- JBS Tolleson, Inc., in Arizona is recalling nearly 7 million pounds of raw beef products because they may be contaminated with salmonella, the U.S. Department of Agriculture's Food Safety and Inspection Service announced this week. The beef was packaged between July 26 and Sept. 7. The agency posted a 33-page list of the recalled items, which were shipped to retail locations and institutions across the country.
- The U.S. Centers for Disease Control and Prevention is advising consumers and retailers not to eat, serve or sell ground beef produced by JBS Tolleson and to check food storage and freezers for the recalled products. So far, the agency said 57 people from 16 states have been infected with the outbreak salmonella strain and 14 have been hospitalized.
- FSIS said investigators were able to link the beef products to outbreak patients with store receipts. Traceback then identified JBS Tolleson as the common supplier of the ground beef products, the agency said.
FSIS released a list of some named retail outlets that received the recalled beef products, including Save Mart Supermarkets, FoodMaxx, Lucky Stores, Harveys Supermarket and Winn-Dixie Supermarket. The list of recalled products notes the items were sold under various brand names, including Comnor Perfect Choice, Gourmet Burger, Cedar River Farms Natural Beef, Grass Run Farms, Showcase and JBS Generic. According to CNN, the recalled beef was also sold under Walmart and Showcase/Walmart brands.
Salmonella is one of the most common foodborne illnesses in the U.S., but the pathogen is more often associated with poultry, eggs or produce than beef. A salmonella outbreak in June linked to watermelon, honeydew melon, cantaloupe and fresh-cut fruit products from Caito Foods in Illinois sickened 60 people in five states and prompted a recall. Last year's salmonella outbreak involving papayas imported from Mexico sickened 46 people in 12 states and killed one of them.
Beef recalls are more commonly caused by E. coli contamination, such as the recent Publix supermarket chain recall that may have been associated with 18 illnesses in Florida, although no specific source was identified. Since the JBS Tolleson recall was caused by salmonella, it may cause more fear for consumers buying any sort of meat.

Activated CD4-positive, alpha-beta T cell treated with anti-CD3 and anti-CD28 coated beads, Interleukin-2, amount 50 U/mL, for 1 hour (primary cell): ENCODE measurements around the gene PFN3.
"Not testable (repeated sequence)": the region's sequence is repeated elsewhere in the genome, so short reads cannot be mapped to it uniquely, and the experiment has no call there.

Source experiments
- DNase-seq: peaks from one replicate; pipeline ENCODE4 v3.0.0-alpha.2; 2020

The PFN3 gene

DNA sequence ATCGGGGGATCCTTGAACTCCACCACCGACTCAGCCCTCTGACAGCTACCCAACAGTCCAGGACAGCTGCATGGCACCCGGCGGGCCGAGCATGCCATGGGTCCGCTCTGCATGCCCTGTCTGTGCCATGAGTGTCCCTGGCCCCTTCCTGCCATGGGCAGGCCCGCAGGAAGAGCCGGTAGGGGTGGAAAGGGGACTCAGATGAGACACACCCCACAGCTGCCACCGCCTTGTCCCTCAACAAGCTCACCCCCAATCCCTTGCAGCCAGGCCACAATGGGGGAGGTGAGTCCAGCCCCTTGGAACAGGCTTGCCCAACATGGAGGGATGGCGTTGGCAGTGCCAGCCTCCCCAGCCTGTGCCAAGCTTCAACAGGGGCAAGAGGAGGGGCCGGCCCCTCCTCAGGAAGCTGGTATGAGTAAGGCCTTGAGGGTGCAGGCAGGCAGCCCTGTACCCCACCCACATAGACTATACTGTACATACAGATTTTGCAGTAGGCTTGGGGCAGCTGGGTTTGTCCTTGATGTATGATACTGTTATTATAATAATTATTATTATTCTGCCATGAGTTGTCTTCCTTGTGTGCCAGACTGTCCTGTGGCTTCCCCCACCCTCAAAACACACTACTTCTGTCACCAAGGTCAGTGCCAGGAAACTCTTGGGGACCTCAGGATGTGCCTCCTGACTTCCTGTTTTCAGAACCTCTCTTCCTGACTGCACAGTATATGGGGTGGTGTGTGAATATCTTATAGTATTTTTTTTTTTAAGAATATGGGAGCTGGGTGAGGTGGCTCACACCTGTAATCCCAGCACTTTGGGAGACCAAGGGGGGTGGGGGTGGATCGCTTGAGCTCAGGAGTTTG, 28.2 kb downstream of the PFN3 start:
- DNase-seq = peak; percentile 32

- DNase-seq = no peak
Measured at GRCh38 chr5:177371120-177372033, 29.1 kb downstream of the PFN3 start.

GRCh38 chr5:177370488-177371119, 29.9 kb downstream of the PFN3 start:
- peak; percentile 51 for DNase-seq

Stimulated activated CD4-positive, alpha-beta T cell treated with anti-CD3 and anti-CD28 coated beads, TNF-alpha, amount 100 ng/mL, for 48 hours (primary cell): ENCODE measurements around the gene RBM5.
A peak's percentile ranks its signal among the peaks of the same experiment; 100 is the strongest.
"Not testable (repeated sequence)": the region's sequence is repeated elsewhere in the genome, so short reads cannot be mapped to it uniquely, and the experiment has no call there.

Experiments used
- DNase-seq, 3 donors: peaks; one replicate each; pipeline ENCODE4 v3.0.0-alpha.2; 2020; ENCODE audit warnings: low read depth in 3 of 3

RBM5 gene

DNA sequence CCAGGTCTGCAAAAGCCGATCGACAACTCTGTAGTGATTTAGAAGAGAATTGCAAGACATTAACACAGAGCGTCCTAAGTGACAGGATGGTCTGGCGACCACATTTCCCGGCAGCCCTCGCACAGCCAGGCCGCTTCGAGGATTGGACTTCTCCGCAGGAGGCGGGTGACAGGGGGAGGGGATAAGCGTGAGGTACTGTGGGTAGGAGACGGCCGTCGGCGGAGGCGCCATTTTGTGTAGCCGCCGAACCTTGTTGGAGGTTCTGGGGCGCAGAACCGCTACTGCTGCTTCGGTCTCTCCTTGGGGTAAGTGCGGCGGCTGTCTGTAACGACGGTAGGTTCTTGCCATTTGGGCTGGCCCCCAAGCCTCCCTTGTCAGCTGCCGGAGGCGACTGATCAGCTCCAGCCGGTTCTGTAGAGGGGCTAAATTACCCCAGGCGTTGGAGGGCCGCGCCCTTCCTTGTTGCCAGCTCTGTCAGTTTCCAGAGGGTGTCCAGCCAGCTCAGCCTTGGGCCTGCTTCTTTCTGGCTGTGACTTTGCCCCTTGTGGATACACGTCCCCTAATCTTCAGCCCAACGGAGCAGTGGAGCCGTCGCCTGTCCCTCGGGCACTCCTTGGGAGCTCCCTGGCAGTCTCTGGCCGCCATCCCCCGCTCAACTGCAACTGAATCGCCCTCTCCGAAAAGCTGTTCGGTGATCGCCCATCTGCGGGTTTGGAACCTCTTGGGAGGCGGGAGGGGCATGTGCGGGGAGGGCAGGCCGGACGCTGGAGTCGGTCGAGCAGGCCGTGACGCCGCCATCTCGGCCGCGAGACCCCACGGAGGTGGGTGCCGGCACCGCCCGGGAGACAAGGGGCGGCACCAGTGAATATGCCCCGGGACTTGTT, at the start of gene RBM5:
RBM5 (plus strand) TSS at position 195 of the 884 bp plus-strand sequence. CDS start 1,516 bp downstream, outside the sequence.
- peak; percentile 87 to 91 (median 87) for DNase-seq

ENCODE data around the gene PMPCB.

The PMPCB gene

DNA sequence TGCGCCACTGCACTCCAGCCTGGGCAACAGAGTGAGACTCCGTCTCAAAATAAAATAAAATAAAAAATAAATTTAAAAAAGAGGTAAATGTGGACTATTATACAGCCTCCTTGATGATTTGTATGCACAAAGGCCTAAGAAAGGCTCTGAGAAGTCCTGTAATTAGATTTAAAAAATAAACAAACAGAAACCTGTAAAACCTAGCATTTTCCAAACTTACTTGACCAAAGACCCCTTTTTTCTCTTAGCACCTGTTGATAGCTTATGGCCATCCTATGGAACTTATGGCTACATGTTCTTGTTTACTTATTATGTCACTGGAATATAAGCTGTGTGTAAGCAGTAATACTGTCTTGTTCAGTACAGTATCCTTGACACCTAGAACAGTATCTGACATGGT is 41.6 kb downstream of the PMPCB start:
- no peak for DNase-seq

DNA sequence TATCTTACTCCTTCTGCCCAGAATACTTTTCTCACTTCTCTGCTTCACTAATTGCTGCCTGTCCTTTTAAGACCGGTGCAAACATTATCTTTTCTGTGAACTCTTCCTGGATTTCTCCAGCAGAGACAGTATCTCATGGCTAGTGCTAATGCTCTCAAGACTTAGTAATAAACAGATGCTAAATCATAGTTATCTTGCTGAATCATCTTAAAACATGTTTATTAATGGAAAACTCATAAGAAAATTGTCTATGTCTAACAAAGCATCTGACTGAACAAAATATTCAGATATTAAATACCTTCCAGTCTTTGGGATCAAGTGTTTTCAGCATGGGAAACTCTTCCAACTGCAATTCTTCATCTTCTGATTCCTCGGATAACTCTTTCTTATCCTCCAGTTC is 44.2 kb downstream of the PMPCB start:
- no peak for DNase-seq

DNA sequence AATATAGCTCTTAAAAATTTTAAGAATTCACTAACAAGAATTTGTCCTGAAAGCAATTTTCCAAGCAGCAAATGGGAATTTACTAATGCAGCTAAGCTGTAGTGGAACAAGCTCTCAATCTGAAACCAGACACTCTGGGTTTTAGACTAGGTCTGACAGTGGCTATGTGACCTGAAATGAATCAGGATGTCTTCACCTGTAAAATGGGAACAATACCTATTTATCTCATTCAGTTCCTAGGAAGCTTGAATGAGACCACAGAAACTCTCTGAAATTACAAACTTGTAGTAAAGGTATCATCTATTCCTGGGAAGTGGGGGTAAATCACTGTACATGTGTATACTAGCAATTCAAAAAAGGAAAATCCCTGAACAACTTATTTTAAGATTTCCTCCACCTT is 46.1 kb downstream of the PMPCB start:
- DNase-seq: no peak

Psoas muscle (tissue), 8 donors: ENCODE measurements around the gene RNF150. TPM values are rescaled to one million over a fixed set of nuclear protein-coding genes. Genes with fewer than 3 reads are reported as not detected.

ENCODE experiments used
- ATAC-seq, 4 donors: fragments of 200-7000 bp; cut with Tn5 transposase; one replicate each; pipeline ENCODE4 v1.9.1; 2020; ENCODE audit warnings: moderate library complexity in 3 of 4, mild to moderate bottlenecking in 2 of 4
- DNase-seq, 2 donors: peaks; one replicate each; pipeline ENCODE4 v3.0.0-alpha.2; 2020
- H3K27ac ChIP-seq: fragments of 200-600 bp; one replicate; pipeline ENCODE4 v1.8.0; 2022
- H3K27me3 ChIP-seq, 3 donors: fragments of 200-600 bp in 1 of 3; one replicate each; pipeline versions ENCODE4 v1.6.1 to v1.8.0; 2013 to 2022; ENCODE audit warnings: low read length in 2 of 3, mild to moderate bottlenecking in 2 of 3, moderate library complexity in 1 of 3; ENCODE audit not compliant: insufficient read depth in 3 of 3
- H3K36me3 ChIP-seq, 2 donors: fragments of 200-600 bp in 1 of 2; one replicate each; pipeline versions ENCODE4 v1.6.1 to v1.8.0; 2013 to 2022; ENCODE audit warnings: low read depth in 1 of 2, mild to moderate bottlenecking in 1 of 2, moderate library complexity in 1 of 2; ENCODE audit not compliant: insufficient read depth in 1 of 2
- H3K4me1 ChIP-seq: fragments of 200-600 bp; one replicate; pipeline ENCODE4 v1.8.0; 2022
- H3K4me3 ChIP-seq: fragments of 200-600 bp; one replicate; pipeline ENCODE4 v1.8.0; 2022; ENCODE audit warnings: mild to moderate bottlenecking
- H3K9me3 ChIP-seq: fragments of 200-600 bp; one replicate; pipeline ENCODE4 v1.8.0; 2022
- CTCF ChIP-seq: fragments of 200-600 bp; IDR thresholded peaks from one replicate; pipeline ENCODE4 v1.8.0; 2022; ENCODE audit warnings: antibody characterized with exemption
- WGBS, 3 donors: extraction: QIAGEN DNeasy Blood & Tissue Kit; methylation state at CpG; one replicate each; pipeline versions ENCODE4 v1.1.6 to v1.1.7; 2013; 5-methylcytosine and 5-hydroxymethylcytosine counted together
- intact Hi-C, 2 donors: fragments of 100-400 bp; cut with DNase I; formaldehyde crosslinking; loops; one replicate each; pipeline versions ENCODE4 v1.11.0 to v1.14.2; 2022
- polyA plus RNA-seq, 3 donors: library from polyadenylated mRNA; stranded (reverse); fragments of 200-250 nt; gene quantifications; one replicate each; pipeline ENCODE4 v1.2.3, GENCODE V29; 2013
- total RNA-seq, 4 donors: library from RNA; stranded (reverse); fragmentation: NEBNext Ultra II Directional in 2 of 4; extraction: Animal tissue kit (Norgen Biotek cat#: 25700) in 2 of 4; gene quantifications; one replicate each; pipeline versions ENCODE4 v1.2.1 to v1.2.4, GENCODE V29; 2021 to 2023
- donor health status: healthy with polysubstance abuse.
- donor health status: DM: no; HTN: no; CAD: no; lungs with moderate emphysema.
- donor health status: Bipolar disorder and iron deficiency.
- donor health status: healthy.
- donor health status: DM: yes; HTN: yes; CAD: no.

Brands typically do everything they can to avoid a recall since the financial cost and the hit to a company's reputation can be severe. Damages could average as much as $10 million, according to a study from the Food Marketing Institute and the Grocery Manufacturers Association. In the second quarter of this year, SpartanNash reported $2.9 million in losses from the Caito Foods recall.
Consumer trust is often shaken by recall news, but the public may be willing to forgive if a brand handles the recall in a forthright manner, explains what went wrong and makes clear what steps are being taken to fix problems so they aren't likely to happen again. Transparency in sourcing, products and processing is increasingly important, but so is handling recalls and other difficult situations with a straightforward approach.
If a recall is not handled well, consumers may not forget it for a long time. According to a Harris Interactive poll, 55% of consumers said they would temporarily move to another brand after a recall, about 15% would never buy the recalled product and 21% would refuse to buy any brand made by that manufacturer.
This massive recall could hurt JBS Tolleson, which is a unit of Brazilian-based JBS S.A., the largest meat processing company in the world. The corporate parent presumably has the resources to handle this sort of recall, although legal expenses, lost sales and damaged credibility could come with a hefty price tag. But since the company's beef products are sold under various brand names in the U.S., consumers may not realize they're buying JBS products.
Preventing recalls is a far better strategy than coping with one after the fact, so beef processors observing the JBS Tolleson situation may want to double-check to make sure their food safety procedures are in order, pathogen testing is up to date and staff members are adequately trained to spot potential problems. Retailers carrying any recalled products would be smart to pull them off the shelf immediately and advise consumers about it through phone calls, text messages and social media outlets.
Besides the risk to public health and brand reputation, consumer confidence in beef products may also be at risk. Per-capita meat consumption is at a record high, but more consumers are turning to plant-based protein products. Sales of plant-based meat alternatives jumped 24% in the past year to $670 million, according to Nielsen and the Plant Based Foods Association, while sales of animal meats were up just 2%. Beef recalls could push those plant-based sales numbers even higher, which could end up being a longer-term problem for the industry.